- Safe haven assets such as gold, the Japanese yen, and US Treasurys slid after the US and China agreed to a trade truce at the G20 meeting.
- Gold fell below $1400, a psychologically key price, after it soared 10% in June.
- While riskier assets are benefiting from positive trade news now, analysts warn that it might be temporary relief.
- Read more on Markets Insider.
Gold is losing some of its glitter after President Donald Trump and Chinese President Xi Jinping agreed to a trade truce at the G20 Summit in Osaka, Japan over the weekend.
The so-called safe haven asset declined by as much as 2% in early trading Monday, the most in a year, and fell below $1400, a key psychological price point for the asset.
The slide in gold comes after a blockbuster June when it gained 10%, pushing to its highest level in about six years. Uncertainty around the US-China trade war mounted last month and the Federal Reserve pivoted to a more dovish policy, signaling interest-rate cuts and the potential for weak economic growth ahead. These developments drove the precious metal’s rally.
Gold is an asset that investors look to during times of economic uncertainty and weak growth — generally, the metal is considered a store of value and a hedge against inflation.
The trade deal over the weekend, however, boosted investor confidence that riskier assets such as stocks will continue to outperform. This year, the S&P 500 is up more than 17% even after small losses last week as investors waited to see the outcome of G20.
"The US-China truce announcement reduces the probability of more tariffs being imposed over the immediate term on shipments between the world’s two largest economies, giving markets the go-ahead to push further into risk-on territory for the time being," wrote Han Tan, a market analyst at FXTM, in a note to clients.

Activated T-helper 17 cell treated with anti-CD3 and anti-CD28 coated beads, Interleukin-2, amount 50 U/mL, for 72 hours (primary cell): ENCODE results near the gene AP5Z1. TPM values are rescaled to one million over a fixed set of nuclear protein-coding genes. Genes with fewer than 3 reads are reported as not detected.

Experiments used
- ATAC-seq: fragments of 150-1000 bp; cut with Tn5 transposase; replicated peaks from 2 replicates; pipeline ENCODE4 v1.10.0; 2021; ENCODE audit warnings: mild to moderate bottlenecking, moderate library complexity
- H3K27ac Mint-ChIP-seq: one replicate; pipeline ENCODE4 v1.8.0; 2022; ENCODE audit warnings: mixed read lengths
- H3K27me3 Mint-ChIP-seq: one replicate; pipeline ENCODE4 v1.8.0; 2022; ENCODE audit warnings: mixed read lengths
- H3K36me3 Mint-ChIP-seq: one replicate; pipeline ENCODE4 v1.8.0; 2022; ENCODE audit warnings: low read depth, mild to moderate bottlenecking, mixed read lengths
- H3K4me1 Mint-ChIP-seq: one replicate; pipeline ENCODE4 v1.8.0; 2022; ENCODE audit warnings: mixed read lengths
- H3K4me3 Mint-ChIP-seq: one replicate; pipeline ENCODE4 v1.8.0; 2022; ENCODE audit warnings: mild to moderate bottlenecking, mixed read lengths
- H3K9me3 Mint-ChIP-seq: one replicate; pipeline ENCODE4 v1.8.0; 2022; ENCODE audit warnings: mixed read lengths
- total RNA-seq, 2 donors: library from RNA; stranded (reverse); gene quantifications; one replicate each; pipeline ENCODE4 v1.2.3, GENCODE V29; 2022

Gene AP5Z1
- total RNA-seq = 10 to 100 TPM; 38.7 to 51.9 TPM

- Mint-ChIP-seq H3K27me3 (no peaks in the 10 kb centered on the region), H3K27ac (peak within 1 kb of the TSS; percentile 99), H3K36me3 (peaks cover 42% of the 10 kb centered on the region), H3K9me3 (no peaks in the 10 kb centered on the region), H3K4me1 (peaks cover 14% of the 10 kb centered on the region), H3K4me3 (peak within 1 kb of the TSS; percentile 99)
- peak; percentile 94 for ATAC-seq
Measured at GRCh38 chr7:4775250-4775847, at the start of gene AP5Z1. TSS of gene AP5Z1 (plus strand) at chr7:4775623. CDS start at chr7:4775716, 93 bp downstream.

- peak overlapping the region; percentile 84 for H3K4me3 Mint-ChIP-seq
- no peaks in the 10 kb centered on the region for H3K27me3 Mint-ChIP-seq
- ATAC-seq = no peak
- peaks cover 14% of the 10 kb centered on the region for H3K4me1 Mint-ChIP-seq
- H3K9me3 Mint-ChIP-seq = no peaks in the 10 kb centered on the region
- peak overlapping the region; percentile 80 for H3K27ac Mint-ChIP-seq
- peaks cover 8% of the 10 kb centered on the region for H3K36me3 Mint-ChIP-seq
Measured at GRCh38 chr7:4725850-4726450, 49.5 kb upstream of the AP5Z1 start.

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Early on Monday, the S&P 500 jumped to new highs on the news. Many investors are still overweight US equities, including John Stoltzfus, the chief investment strategist of Oppenheimer. In a note Monday, Stoltzfus reiterated his position and year-end target of 2,960 for the S&P 500.
Other safe-haven assets also fell on the trade news. The Japanese yen slipped, as did US Treasurys. The US dollar — which Trump has long argued should be weaker— rose slightly. The Chinese offshore Yuan rose 0.6% against the dollar Monday morning on the news that Trump and Xi will continue trade negotiations and delayed $300 billion worth of tariffs.
To be sure, the truce announced by Trump and Xi may be only a temporary boost. "We believe the news will be welcomed with a short-term sigh of relief, but suspect investors will eventually lose hope for a deal if the kick-the-can policy continues," wrote Craig Johnson of Piper Jaffray in a note Monday. "The feared storm from escalating tariffs has been avoided for now, but the dark clouds from the ongoing trade war still remain overhead."
If the trade truce doesn’t lead to continued talks and signs of progress going forward, it’s possible that gold would edge back up. In addition, gold could climb if US economic data adds to signs of a weakening global economy — this week, investors are awaiting the latest jobs report due on Friday to see how the US economy is faring.
Gold gets a boost when the global economy shows signs of slowing. "Economic weakness tends to inflame destabilizing anti-globalization nationalistic political forces around the world; gold is a refuge from economic and political instability," wrote Ed Yardeni of Yardeni Research in a note Monday.
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